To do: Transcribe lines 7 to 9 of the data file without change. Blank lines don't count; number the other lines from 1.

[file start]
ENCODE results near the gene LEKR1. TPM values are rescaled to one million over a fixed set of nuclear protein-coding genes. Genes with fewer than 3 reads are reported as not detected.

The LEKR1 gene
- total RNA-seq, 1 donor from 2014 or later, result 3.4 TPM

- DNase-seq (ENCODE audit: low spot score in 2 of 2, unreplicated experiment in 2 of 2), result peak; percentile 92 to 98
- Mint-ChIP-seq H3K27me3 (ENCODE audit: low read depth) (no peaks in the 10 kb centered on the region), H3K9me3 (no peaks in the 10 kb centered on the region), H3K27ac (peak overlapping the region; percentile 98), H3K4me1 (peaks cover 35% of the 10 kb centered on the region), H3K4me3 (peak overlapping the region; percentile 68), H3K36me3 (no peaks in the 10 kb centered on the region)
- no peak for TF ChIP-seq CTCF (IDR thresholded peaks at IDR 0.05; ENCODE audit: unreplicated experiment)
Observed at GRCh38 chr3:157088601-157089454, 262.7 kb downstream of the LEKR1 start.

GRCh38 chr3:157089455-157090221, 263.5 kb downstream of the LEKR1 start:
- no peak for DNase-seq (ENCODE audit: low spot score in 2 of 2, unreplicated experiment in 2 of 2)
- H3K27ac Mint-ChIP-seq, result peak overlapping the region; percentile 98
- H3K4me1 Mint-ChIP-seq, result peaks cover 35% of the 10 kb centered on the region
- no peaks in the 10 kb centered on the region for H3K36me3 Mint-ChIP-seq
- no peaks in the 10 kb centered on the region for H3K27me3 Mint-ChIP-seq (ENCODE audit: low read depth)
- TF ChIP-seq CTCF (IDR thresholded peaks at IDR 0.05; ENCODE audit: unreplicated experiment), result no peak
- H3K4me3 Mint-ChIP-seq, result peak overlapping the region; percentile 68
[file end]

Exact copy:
Observed at GRCh38 chr3:157088601-157089454, 262.7 kb downstream of the LEKR1 start.

GRCh38 chr3:157089455-157090221, 263.5 kb downstream of the LEKR1 start:
- no peak for DNase-seq (ENCODE audit: low spot score in 2 of 2, unreplicated experiment in 2 of 2)